Reality Check
Mar 27th, 2008 by Ken Hagler

The Number of People Who Died at Three Mile Island and Other Scares from Days Gone By.

Arguably, the favorite hobby of Americans is scaring themselves to death over phantom risks. (“America’s Only Humor & Video Site”) is featuring a great list of some oldies but goodies in this category. Take a walk down memory lane with “The 5 Most Ridiculously Over-Hyped Health Scares of All Time,” including, cranberries, Three Mile Island, cyclamates, schoolhouse asbestos, and of course, DDT.



Bonus quote: “In 1979, Three Mile Island killed fewer people than … robot attacks.”

Enjoy all the thrills and chills of yesteryear’s bogus scares here.

[Hit and Run]

A well-written look at some of the past sources of mass hysteria, the bad policy they’ve created, and the reality behind them.

More Big Brother technology
Mar 17th, 2008 by Ken Hagler

Camera that Sees Under Clothes.


A British company has developed a camera that can detect weapons, drugs or explosives hidden under people’s clothes from up to 25 meters away in what could be a breakthrough for the security industry.

The T5000 camera, created by a company called ThruVision, uses what it calls “passive imaging technology” to identify objects by the natural electromagnetic rays — known as Terahertz or T-rays — that they emit.

The high-powered camera can detect hidden objects from up to 80 feet away and is effective even when people are moving. It does not reveal physical body details and the screening is harmless, the company says.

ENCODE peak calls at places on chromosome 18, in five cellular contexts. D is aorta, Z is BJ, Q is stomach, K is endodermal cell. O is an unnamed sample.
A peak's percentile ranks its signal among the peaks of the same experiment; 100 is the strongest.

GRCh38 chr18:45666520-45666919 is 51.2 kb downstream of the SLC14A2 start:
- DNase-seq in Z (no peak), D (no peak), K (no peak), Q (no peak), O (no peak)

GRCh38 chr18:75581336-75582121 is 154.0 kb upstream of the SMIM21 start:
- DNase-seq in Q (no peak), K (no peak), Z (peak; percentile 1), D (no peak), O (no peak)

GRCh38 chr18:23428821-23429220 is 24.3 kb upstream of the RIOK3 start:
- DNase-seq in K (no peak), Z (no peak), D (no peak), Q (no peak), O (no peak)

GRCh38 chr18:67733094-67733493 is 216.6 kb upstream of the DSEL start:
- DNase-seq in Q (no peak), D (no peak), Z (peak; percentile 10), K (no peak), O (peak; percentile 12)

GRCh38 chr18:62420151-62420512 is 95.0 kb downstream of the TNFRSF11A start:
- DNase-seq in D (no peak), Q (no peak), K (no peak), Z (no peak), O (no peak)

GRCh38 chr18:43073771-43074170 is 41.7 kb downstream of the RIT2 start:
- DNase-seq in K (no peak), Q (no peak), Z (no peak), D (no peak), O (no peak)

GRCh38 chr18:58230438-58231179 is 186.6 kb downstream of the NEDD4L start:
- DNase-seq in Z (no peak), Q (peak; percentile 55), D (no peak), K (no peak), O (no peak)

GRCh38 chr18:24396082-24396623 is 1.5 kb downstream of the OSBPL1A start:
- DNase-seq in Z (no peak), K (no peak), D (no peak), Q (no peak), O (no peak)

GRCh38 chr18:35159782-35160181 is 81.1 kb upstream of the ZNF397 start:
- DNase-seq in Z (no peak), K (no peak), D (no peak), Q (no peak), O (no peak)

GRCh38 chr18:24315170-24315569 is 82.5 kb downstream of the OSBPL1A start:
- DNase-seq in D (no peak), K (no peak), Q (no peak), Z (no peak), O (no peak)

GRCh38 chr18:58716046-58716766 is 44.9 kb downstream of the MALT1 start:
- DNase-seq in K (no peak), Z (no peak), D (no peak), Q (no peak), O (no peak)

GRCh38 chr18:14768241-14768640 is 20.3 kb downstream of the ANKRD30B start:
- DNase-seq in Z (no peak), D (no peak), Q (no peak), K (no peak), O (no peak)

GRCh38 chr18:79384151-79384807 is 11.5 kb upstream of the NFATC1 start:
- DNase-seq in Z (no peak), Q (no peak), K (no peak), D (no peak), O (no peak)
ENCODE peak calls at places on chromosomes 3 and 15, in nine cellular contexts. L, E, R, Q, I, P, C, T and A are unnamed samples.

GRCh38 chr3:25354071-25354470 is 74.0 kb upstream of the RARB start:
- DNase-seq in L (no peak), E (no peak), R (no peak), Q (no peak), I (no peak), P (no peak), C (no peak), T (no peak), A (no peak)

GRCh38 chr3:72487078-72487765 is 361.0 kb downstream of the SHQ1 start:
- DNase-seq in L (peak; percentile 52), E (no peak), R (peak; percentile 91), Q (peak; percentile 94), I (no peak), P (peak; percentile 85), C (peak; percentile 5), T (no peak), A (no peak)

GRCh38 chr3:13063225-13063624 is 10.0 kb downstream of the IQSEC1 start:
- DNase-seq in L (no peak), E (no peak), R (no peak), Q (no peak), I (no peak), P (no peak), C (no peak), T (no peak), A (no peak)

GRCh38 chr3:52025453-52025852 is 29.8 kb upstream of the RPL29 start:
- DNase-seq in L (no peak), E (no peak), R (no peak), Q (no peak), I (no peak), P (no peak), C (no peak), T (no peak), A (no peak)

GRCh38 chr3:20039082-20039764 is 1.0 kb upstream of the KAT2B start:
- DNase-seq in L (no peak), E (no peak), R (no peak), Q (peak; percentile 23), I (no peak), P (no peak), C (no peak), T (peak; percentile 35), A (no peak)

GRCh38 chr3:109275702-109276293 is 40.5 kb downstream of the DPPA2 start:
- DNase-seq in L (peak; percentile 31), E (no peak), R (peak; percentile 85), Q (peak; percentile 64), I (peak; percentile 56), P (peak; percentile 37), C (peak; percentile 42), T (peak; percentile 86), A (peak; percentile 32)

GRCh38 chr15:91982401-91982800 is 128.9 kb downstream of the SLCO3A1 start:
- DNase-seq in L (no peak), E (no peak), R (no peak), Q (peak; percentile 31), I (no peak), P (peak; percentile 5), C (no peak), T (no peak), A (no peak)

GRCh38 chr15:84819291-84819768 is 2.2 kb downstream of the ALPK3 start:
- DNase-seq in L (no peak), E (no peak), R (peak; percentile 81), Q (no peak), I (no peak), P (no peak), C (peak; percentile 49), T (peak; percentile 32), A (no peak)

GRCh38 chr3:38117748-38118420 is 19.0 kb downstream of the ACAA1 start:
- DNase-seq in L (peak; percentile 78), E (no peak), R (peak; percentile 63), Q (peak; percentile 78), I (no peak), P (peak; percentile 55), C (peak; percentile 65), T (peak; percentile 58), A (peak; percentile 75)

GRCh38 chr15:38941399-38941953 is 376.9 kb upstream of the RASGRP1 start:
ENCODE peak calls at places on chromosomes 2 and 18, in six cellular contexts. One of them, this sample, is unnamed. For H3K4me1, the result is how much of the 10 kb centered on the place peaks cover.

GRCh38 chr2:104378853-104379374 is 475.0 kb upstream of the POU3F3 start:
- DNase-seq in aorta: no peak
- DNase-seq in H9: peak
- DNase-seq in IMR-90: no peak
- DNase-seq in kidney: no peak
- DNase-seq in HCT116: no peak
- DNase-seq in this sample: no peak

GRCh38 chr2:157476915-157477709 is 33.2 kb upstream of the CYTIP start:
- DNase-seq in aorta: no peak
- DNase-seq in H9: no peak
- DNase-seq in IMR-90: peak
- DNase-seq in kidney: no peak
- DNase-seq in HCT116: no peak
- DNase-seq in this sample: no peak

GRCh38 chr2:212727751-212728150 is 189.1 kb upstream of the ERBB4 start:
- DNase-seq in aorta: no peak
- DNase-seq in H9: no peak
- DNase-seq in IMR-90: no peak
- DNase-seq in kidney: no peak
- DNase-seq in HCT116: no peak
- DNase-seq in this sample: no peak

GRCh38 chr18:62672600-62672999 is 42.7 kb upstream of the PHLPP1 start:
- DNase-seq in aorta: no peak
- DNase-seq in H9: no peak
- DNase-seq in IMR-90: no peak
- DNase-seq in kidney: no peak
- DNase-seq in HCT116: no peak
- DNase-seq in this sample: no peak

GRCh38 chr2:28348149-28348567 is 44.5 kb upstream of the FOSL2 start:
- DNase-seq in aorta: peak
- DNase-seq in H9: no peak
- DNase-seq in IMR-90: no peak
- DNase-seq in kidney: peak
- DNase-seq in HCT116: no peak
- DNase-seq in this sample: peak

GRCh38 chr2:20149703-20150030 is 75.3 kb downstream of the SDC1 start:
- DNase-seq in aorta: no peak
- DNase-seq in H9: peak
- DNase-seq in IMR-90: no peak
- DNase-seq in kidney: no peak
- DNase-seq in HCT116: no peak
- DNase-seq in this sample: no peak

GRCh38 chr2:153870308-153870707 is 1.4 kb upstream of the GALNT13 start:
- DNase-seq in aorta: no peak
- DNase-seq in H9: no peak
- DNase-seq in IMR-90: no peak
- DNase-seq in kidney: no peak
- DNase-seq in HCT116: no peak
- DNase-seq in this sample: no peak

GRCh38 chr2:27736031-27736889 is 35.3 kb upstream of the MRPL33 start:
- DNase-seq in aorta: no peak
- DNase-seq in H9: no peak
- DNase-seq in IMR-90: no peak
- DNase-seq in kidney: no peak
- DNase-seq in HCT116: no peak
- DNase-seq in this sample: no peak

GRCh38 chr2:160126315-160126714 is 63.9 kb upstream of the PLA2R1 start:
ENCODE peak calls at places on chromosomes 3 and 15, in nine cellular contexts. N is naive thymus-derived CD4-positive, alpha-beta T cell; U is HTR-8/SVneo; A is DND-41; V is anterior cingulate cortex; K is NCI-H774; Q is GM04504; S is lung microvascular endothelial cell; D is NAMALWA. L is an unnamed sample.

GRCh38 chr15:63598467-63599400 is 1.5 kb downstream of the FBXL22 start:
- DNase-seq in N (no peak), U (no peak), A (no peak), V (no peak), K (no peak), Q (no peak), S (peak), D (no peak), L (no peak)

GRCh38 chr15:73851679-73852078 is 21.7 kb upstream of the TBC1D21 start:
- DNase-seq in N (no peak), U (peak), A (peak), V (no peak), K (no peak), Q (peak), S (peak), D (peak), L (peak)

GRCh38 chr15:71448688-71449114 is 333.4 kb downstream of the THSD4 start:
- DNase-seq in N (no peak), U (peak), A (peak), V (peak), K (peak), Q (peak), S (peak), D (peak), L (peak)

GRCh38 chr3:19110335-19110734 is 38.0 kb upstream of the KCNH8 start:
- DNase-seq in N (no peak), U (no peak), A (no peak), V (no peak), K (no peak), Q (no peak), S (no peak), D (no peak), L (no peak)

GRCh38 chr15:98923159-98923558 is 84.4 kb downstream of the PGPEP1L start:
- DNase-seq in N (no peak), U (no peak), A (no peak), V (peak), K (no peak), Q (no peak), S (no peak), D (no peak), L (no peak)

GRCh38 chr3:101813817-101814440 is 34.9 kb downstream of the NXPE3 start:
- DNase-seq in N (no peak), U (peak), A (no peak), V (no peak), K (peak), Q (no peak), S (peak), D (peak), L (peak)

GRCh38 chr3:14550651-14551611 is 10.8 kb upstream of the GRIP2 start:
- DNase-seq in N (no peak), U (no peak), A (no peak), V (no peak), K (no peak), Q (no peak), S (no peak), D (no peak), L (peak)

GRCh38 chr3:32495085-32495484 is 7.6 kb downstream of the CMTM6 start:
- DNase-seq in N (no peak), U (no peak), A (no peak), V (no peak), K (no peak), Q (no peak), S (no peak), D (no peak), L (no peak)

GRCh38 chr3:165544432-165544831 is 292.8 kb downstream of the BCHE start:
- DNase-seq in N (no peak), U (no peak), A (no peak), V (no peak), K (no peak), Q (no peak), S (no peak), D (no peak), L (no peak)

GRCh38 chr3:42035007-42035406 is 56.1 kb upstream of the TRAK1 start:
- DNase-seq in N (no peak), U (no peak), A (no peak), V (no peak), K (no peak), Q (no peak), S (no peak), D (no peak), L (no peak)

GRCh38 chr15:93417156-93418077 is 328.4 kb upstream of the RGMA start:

If this is real, it seems much less invasive than backscatter X ray.

[Schneier on Security]

I really don’t think “less invasive” is the right way to describe a camera specifically designed to allow governments to easily conduct illegal searches on a massive scale.

Houston: 16,000 armed home invasions in the past four years.
Mar 10th, 2008 by Ken Hagler

Houston Drug Raid Stats.

A couple of weeks ago, I started sending off open records requests related to drug raids to various cities across the country. My initial goal was to review the warrants and return sheets for these raids, for several reasons.


What I did learn was that over the last seven years, there have been 43,456 complaints filed in Houston in response to the service of a warrant.  I’m guessing that includes all warrants, not just drug warrants.  Still, it’s a really high figure (17 per day?).  In fact, I thought perhaps they’d misunderstood, and run a search for all police complaints in that time.  But the records officer specifically said that those were the complaints related to warrant service.  Make of that what you will.  I’m sure a large percentage of them were frivolous.  It’s just too bad there’s no way of figuring out how many complaints are related to a wrong-door raid without shelling out $55,000.

Second, and more disturbing, I learned that HPD has served about 16,000 forced-entry narcotics warrants in the last four years. The number is an estimate because the warrants are packed up in boxes, and the compliance officer guessed by multiplying the average number of warrants per box by the number of boxes.  But it’s not likely off by too much either way.

[The Agitator]

Personally, I think the number of complaints might actually be low. Some number of victims wouldn’t bother filing a complaint, because they would know that the best possible outcome is that it would do no good whatsoever, and at worst it might very well mark them for further “special attention” from the cops. I have no idea how many such victims there might be, though.

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